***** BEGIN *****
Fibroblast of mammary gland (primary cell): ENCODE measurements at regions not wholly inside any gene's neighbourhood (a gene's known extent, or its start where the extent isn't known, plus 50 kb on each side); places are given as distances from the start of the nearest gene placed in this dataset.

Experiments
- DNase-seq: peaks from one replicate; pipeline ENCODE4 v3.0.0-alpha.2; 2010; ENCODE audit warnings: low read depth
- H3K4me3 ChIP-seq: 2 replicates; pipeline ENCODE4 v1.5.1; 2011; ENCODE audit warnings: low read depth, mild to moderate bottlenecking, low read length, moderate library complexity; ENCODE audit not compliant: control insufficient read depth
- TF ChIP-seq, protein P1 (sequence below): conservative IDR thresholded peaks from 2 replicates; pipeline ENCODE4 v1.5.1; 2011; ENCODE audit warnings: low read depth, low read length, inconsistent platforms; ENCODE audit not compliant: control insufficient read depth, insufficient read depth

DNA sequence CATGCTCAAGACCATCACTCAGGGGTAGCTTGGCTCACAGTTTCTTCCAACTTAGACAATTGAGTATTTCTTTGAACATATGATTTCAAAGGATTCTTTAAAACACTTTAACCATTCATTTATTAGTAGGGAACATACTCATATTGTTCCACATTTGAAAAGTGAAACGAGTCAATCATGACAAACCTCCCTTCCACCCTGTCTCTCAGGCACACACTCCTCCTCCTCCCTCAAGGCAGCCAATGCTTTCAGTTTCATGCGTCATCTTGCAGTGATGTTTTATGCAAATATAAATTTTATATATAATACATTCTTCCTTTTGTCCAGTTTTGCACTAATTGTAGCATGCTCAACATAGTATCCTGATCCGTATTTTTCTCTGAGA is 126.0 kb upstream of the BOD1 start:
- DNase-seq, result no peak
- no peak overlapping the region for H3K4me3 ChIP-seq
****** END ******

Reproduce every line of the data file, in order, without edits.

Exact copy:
Fibroblast of mammary gland (primary cell): ENCODE measurements at regions not wholly inside any gene's neighbourhood (a gene's known extent, or its start where the extent isn't known, plus 50 kb on each side); places are given as distances from the start of the nearest gene placed in this dataset.

Experiments
- DNase-seq: peaks from one replicate; pipeline ENCODE4 v3.0.0-alpha.2; 2010; ENCODE audit warnings: low read depth
- H3K4me3 ChIP-seq: 2 replicates; pipeline ENCODE4 v1.5.1; 2011; ENCODE audit warnings: low read depth, mild to moderate bottlenecking, low read length, moderate library complexity; ENCODE audit not compliant: control insufficient read depth
- TF ChIP-seq, protein P1 (sequence below): conservative IDR thresholded peaks from 2 replicates; pipeline ENCODE4 v1.5.1; 2011; ENCODE audit warnings: low read depth, low read length, inconsistent platforms; ENCODE audit not compliant: control insufficient read depth, insufficient read depth

DNA sequence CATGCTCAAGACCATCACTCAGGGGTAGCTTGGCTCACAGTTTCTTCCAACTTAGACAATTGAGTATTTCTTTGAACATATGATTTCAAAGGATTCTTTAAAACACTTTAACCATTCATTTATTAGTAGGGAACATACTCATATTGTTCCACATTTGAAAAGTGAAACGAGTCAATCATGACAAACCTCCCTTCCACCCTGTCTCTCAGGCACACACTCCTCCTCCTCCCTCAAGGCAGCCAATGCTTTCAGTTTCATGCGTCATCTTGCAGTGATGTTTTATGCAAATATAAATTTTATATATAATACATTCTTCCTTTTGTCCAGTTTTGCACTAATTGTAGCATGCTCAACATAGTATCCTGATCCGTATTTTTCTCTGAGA is 126.0 kb upstream of the BOD1 start:
- DNase-seq, result no peak
- no peak overlapping the region for H3K4me3 ChIP-seq